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Kyrgyzstan

Working in the capital of Kyrgyzstan, Bishkek since 1999 and in Cholpon-Ata, on the shores of Lake Issyk-Kul, SOS Children's Villages cares for children affected by high unemploeyment and works with families to prevent child abandonment … more about our charity work in Kyrgyzstan

Uzbeks aid plea

Uzbeks in Kyrgyzstan have made a desperate plea for aid as the full extent of last weekend’s ethnic fighting begins to unfold. As many as a million people may need aid after deadly ethnic violence erupted in southern Kyrgyzstan, the United Nations has warned. The country’s government has struggled to bring back order after clashes between ethnic Uzbeks and Kyrgyz gangs.

In the ancient city of Osh, Kyrgyzstan's second biggest city, 200 people have been killed in the violence. Hundreds of thousands of refugees, mainly women and children, are crammed into makeshift camps in the, many running out of food and water. By this weekend, Osh had started to get back to normal. Buses were running again and the curfews lifted. But across the south of the country, the extent of the damage is hard to hide.

In a town near the border the burnt-out remains of a school which taught the Uzbek language is a lasting reminder of the violence. "They're not people, but animals," said Gulamov Shakhobiden, 31, a former pupil. He told how Kyrgyz soldiers arrived at 8pm on Friday 11 June, punching through a makeshift barricade brandishing automatic weapons. Women and boys followed them throwing petrol bombs. "Those who didn't run were killed,” he told The Observer newspaper. “Those who fell had petrol poured on their heads and were burned alive. "Term had finished, but we had gathered the kids in the classrooms earlier that afternoon because we thought they would be safe there. We only just got them out in time," he said. "They had snipers, were firing at everybody, and we had to run. We managed to save the English class, but none of the others. This was an organised, prepared attack."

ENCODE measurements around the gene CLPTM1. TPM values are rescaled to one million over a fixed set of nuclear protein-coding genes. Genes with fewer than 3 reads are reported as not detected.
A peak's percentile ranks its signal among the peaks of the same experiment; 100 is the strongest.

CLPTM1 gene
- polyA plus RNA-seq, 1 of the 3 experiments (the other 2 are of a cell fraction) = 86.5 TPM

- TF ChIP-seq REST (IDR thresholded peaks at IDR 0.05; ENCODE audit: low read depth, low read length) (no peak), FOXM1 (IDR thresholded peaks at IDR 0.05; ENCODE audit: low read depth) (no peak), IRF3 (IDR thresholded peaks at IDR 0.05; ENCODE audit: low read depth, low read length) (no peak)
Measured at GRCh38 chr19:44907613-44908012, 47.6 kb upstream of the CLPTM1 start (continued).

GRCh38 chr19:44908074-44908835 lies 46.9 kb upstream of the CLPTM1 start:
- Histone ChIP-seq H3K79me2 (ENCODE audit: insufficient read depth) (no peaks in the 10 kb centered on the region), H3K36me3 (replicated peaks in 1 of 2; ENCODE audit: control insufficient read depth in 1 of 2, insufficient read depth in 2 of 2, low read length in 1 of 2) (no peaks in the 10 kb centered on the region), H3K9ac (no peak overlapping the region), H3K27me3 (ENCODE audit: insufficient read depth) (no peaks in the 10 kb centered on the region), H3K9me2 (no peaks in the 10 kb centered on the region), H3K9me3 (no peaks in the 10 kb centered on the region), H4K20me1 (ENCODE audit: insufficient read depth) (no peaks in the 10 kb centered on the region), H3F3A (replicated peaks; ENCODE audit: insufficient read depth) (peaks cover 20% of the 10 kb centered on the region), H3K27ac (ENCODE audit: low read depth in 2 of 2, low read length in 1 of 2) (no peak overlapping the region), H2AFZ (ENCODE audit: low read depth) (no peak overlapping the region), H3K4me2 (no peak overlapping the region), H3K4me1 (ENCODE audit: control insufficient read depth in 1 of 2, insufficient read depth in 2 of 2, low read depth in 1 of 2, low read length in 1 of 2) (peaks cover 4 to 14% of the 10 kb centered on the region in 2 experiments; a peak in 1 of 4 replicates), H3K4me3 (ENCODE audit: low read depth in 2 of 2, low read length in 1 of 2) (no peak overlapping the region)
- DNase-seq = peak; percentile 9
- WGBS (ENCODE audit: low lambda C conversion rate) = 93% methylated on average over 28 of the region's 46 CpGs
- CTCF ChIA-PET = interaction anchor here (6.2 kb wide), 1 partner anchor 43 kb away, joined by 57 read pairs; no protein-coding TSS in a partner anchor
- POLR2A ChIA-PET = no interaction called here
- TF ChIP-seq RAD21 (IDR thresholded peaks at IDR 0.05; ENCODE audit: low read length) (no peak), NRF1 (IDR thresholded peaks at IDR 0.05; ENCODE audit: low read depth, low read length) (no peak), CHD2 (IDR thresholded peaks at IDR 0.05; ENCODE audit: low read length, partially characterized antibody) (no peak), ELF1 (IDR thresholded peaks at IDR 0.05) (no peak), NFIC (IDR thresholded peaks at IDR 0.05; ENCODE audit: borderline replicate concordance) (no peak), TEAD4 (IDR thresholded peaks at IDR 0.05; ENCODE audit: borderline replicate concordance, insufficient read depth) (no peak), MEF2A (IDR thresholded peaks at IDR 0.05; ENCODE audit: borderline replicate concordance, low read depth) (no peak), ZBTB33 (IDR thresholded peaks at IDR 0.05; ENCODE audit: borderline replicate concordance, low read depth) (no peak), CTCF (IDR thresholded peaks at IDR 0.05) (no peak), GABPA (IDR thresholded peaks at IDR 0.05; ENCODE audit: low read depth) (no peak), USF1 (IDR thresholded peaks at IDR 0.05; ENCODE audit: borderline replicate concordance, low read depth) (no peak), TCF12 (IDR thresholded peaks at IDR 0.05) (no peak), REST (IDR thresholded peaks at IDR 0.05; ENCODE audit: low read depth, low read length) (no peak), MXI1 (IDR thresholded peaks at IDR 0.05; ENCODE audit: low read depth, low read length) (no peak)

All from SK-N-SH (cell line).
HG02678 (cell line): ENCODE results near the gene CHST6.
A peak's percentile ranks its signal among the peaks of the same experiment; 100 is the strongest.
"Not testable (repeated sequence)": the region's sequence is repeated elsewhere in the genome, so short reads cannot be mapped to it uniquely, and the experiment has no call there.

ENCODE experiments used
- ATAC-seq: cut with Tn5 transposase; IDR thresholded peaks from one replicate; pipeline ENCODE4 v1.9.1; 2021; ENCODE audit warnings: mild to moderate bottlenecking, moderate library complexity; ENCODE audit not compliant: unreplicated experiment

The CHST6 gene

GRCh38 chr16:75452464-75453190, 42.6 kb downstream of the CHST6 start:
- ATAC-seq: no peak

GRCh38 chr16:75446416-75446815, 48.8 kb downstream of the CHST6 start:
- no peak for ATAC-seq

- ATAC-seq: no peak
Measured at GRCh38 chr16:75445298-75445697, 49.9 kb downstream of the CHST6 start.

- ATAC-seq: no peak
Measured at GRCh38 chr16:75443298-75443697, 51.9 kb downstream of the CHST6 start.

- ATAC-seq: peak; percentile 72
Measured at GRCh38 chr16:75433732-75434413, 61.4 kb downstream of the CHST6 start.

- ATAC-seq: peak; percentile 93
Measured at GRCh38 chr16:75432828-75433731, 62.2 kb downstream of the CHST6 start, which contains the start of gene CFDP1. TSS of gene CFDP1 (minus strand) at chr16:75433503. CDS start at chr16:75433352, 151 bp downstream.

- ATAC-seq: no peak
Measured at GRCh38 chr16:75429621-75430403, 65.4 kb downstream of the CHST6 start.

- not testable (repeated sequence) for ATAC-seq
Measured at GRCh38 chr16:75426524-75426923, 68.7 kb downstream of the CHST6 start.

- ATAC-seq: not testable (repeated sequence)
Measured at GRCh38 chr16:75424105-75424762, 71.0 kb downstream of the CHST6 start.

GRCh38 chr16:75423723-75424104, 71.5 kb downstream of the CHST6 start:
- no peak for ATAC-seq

The killing started in Osh late on Thursday June 10, possibly triggered by a row between Uzbek and Kyrgyz youths. Then last weekend it spread to the mainly Uzbek town, Jalal-Abad. Aid organisations last week estimated that 400,000 people had been uprooted by the fighting, with 100,000 in Uzbekistan. Little aid has filtered through so far. Uzbeks have said they have so far had none, claiming that it went to the Kyrgyz. Davron, 32, said "So far, we've got nothing – not even a pair of socks," he said. He asked for urgent help from Britain and the US. Uzbeks make up 14 per cent of Kyrgyzstan's 5.3 million population. 

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